Editor’s Note: Local historian David Clapsaddle writes about aspects about the Santa Fe Trail. The early years before trading on the Santa Fe Trail eventually included Fort Larned and Pawnee County. The 16th installment researched the Cimarron Ranch in Gray County.
By David K. Clapsaddle
Fort Aubry Ranch
Prior to buying the Cimarron Ranch with partner A. J. Anthony, Robert Wright and James Anderson established what Wright called “a fine ranch” in the spring of 1864 at the site of Camp Wyncoop in present Hamilton County, 80 miles west of the Cimarron crossing.
Wright, uncharacteristically of a frontiersman, brought his wife and two small children to the ranch. The family had been with him earlier at the Spring Bottom Ranch where Indian attacks had compelled Wright to abandon the ranch. At the Camp Wyncoop location, Wright built “one of the strongest little forts in the country.”
In September, 1865, an army post named Fort Aubry was established at the ranch site and remained in operation through April of the following year. Throughout the army’s presence at the ranch, Wright continued to operate his business which also functioned as a stage station.
Wright left the ranch in the fall of 1866, and his whereabouts between this time and August, 1867, when he and A. J. Anthony purchased the Cimarron Ranch, is not known.
Fort Wise/Fort Lyon
The previously mentioned 1858 table of distances listed Trading Post, 490 miles from Wesport, three log houses, once occupied by Bent. The reference was to the trading post established by William Bent in 1852 which eventually became the site of Fort Wise in 1860.
The trading post was not in operation at the 1858 publication of the table of distances. By that time, Bent’s New Fort, constructed a mile east of the trading post where merchandise could be purchased, had been leased to the government as a storage place for Indian annuities.
However, provisions and supplies were available to civilians at the Fort Wise (changed in name to Fort Lyon in 1862) Sutler’s store and later at the post trader’s store at Fort Lyon’s new location as of 1867, 20 miles to the west.
The last trading establishment listed in the 1858 table of distances was Bent’s Fort, 30 miles west of Bent’s New Fort. Established in 1832, it served as the centerpiece of the Bent, St. Vrain Company.
Abandoned in 1852, a portion of its ruins remained in 1858 when the 1858 table of distances listed, “Everything necessary for men and animals.”
Between 1861 and 1866, the Missouri Stage Company and later Barlow and Sanderson established fire stations southwest of Bent’s Fort on the Bent’s Fort Road; Iron Springs, Hole in the Prairie, Hole in the Rock, and Gray’s Ranch on the Purgatoire, none of which functioned as a trading establishment with the exception of Gray’s Ranch.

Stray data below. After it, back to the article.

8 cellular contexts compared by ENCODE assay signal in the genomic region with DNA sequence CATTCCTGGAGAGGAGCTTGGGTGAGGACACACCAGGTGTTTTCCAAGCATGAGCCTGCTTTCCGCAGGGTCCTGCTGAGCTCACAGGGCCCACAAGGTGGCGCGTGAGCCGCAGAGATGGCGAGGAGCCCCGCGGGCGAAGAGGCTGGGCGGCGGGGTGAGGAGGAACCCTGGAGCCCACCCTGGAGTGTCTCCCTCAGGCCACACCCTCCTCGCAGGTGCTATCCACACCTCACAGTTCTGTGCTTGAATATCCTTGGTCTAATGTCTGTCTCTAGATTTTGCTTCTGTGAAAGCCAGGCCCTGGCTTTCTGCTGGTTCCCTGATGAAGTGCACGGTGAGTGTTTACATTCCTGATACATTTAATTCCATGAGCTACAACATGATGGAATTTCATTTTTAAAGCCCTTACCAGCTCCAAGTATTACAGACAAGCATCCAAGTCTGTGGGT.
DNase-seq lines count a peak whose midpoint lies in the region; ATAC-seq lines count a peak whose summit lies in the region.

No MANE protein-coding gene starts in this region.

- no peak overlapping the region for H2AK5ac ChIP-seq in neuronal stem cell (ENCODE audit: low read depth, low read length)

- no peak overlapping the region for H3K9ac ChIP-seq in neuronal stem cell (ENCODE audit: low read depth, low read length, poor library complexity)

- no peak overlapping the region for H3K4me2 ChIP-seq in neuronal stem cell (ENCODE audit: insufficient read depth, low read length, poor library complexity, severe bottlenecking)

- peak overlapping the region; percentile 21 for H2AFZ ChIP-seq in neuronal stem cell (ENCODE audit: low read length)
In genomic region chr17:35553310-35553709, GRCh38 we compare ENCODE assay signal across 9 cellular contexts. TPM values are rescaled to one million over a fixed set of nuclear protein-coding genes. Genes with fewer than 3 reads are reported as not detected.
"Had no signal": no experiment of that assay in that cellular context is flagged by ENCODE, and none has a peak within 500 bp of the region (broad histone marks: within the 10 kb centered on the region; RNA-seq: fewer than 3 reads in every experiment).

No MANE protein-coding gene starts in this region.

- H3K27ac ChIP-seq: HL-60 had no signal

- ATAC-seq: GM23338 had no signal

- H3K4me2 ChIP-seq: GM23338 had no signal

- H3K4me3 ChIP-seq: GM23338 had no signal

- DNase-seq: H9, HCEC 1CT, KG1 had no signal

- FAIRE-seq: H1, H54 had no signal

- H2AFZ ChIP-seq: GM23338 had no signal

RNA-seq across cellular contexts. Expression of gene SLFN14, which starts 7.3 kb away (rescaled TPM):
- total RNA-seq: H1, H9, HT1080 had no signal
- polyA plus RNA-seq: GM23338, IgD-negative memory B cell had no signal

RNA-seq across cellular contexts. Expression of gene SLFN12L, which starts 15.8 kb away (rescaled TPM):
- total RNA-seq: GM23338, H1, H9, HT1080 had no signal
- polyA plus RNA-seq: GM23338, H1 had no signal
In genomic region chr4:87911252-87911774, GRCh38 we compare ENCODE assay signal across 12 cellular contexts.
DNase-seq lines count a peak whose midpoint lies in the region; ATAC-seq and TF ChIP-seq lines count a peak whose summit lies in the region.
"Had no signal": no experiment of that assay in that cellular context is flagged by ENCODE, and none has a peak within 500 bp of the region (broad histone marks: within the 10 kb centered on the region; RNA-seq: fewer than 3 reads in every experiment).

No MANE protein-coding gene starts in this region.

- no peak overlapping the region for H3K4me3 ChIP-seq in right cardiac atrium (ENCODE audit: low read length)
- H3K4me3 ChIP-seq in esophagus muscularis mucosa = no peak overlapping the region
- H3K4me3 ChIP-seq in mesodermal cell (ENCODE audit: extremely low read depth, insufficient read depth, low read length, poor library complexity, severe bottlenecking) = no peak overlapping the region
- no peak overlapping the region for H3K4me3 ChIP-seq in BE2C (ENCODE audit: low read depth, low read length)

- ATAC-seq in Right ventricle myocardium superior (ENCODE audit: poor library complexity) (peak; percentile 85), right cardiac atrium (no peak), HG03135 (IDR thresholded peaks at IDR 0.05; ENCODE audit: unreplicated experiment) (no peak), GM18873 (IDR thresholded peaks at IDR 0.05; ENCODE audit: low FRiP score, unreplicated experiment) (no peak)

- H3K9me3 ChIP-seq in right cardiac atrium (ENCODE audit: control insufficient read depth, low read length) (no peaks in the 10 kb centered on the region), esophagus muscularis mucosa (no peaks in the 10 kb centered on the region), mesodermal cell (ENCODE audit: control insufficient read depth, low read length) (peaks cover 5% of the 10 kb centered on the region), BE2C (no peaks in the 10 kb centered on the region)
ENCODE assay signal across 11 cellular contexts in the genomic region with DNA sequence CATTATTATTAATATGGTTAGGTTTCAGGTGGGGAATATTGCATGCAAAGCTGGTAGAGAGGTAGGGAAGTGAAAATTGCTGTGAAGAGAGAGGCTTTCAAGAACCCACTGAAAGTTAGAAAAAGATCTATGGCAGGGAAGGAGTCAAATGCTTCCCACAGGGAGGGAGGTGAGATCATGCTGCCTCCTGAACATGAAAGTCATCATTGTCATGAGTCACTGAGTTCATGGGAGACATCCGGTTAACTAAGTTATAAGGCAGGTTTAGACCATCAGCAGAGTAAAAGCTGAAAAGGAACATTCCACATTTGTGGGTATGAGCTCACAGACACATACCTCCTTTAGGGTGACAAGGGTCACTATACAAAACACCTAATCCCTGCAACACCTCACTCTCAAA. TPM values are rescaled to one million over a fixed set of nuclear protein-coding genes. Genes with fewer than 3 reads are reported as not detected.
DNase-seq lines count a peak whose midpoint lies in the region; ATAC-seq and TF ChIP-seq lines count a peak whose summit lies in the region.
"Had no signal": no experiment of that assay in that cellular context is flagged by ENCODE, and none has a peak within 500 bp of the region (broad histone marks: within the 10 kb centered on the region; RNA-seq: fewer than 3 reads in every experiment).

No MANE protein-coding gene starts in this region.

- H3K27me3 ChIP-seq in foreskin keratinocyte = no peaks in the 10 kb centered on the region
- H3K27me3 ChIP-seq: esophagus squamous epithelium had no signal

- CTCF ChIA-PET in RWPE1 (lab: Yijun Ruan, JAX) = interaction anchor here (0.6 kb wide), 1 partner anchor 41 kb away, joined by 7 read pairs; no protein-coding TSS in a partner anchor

A post office was added in 1863, and Dan Taylor opened a general store in 1865.
Beyond the Purgatoire, at Raton Pass, was Dick Wooton’s fabled establishment which served as a stage station. Uncle Dick, a legend in his own time, hosted many a dance and sold quantities of liquor, but his place could hardly qualify as a trading establishment.
At the south side of Raton Pass was Willow Spring, a forage station established by the army and operated by S. A. Sayre. Its fine spring made the station a welcome water stop, but it in no way was a trading establishment.
A few miles south of Willow Spring was the Clifton House built in 1866-1867 as a gathering place for cattlemen. Later it became the home of the Red River stage station. It, too, could not be characterized as a trading establishment.
The next stop on the Bent’s Fort Road was Cimarron, N.M., which found its roots in the 1857 settlement of Lucien Maxwell and blossomed into a fair sized community with a number of businesses which catered to Santa Fe bound travelers.
Beyond Cimarron was the Rayado, a precursor to Cimarron established by Maxwell in 1848. The little settlement became the home of Post at Rayado in 1850.
The post was deactivated in 1851 with the advent of Fort Union, 30 miles away. While Maxwell sold supplies to travelers on the Bent’s Fort Road during the early days of Rayado, there is no record that he ever operated what could be described as a retail establishment. However, the Barlow Sanderson Company did locate a home station there where meals were served to stagecoach passengers at the station/store operated by Jesus Abrew.
South of Rayado, the Bent’s Fort Road crossed the Ocate River and proceeded on to the junction of the Mora and Sapello Rivers, also the junction of Bent’s Fort Road and the Cimarron Route of the Santa Fe Trail, the starting point of this study.
En route, travelers would have arrived at Fort Union. There, civilians could access the sutler’s store (post trader’s store after 1867) to purchase a wide variety of goods.
Almost as an addendum, the ranches which populated the roads emanating from the several railheads of the Union Pacific Railway, Eastern Division (changed to Kansas Pacific in 1869) deserve an audience. Running from Junction City, Kansas, in 1866, what became known as the Fort Riley–Fort Larned Road struck the established route of the Santa Fe Trail in 1866 at Walnut Creek.
Prior to the railroad’s arrival, the road had been used by the army and the Kansas Stage Company.
But with the advent of the railroad at Junction City, the Barlow Sanderson Company initiated thrice weekly mail deliveries down the road to Walnut Creek and on to Santa Fe.
Both the Kansas Stage Company and Barlow Sanderson established stage stations along the 120-mile route, but there is no evidence to suggest that any station functioned as a trading establishment, with the exception of the ranch at the Smoky Hill crossing.
(To Be Continued)